Alaska is primarily known for its prolific Salmon runs, moose, bears, and eagles, but during your stay at Rainbow River Lodge located on the lake Iliamna watershed, you may find something else that titillates your curious side. A predatory leopard-spotted trout that is so aggressive when taking a fly that you may not want to fish for anything else. From their elegance to their sheer wild nature, there is almost nothing more entertaining than Rainbow trout fishing in Alaska. an overhead look at rainbow river lodge

Table of Contents:

Why the Rainbow Trout Fishing in Alaska is So Good:

Rainbow trout are located throughout the central and southern regions of Alaska and rivers of Bristol Bay are still a major stronghold for these wild trout. The size and number of these fish are almost unparalleled anywhere else in the world. The reason these trout grow to world-class proportions is that Bristol Bay supports massive salmon runs which in turn support the entire Bristol Bay ecosystem. netting a big rainbow trout During the springtime rainbow trout can often be found at the mouths of rivers waiting for salmon smolt to migrate out of the rivers and make their way to the ocean. The trout hunt these baby salmon by trapping them up against the surface of the water similar to many ocean fish feeding on bait balls. During this time, it can be a blast to cast poppers into the swirling water and watch as your fly gets annihilated by a hungry trout. Smolt fly patterns are also very popular during this time which can be swung, stripped, or dead drifted. Shortly after the smolt out-migrate, the trout begin to spawn, it is best practice to leave the trout alone during this time so they can successfully spawn without any interference from humans.

When to Fish for Rainbow Trout in Alaska:

when to fish in alaska After the trout spawn (around the beginning of summer, i.e. mid-May), the fish begin to position themselves near salmon spawning grounds. During this time the trout can be caught many different ways to include mousing, swinging streamers, nymphing and even casting small dry flies to rising fish. Depending on the river system, king salmon begin to spawn between June and July. During this time, you are still able to catch trout utilizing different tactics but beading or fishing glow bugs becomes the most productive method. A bead or glow bug imitates and salmon egg which the trout heavily rely on for easy sources of protein and calories. Although many people continue to swing flies throughout the summer, beading is by far the most productive method to catch trout from June until September.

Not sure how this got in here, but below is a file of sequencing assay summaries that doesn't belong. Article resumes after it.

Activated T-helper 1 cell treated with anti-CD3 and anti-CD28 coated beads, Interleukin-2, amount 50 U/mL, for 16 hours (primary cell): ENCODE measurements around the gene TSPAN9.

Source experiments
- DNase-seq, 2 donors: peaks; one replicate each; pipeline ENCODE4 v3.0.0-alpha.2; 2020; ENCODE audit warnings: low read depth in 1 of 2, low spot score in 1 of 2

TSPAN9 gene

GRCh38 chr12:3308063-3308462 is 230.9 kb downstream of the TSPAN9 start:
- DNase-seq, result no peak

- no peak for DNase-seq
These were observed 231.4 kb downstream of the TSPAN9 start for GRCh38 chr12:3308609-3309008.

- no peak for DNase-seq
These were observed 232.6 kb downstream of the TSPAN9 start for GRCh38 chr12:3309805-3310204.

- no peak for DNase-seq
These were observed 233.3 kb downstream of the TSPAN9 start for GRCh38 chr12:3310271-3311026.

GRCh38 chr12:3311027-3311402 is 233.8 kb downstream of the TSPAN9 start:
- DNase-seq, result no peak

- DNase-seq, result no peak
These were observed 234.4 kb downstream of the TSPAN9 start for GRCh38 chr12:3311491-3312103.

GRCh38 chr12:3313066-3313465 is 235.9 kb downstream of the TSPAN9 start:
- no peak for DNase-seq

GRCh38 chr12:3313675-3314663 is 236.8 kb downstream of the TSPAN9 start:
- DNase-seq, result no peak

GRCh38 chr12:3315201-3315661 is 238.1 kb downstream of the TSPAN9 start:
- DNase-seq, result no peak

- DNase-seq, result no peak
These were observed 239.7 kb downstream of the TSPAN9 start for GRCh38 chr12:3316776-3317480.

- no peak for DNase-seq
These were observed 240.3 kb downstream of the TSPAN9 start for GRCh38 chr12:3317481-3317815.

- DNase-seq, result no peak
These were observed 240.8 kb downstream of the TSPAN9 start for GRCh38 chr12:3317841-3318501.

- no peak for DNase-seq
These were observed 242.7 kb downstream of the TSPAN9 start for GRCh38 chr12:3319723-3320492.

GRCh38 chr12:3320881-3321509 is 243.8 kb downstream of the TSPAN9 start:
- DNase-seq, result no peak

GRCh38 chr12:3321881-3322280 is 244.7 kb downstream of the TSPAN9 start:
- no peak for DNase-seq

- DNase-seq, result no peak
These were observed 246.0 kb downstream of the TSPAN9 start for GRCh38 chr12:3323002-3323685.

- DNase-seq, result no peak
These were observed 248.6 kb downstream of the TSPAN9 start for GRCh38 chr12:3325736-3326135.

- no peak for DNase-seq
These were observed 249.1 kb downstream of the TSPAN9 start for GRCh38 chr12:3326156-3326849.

Gear for Fishing for Rainbow Trout in Alaska:

gear for fishing for rainbow trout If fishing with us, we have a vast array of equipment to make sure you have everything you could possibly need to catch the Rainbow trout of your dreams. However, if you want to get more technical and bring some of your own equipment, here is what our experts recommend:


Typically a 5-7wt single hand rod or a 4-6wt two-handed fly rod is used for catching rainbow trout in Alaska. A 6wt single hand and 5wt two hander are always safe bets and will give you enough backbone to handle the bigger fish.


Finding a good reel to balance your fly rod is equally important if not more important than the rod itself. When targeting 30+ inch rainbow trout your fly reel is no longer just a line holder and you will want a good smooth drag system to fight the fish. reels for fishing for trout


Single hands lines: The line you will need always depends on the type of fishing that you plan to do. A simple weight forward floating line will do the trick in most situations and you can add sink tips as needed when fishing streamers. Spey and switch lines: The utilization of Skagit heads in Alaska is becoming increasingly popular. A short Skagit head can help you cast those big streamers farther and with less effort.  With the introduction of micro Skagit heads, you can even line your single hand fly rod with a Skagit head and appropriate sink tip for fishing streamers and even mice! It is a very fun and highly effective way to fish Alaskan waters.


You will find the Dolly Llama bunny fly in just about every anglers fly box here. It is a pattern that is simple to tie and is highly effective almost year round. If swinging big flies is your game, a dolly llama is a must. Also, there are a plethora of leech, sculpin, smolt patterns that have been tested and proven to be worth their weight in gold in Alaskan trout waters. If mousing is your game, the Mr. Hankey, Moorish and Pipsqueak are all good choices. As always, don’t forget your bead box. When the salmon are dropping eggs, it is hard to catch them any other way but don’t be fooled, beading has become a science in Alaska and if you do not have quite the right bead color, you won’t catch jack! flies for trout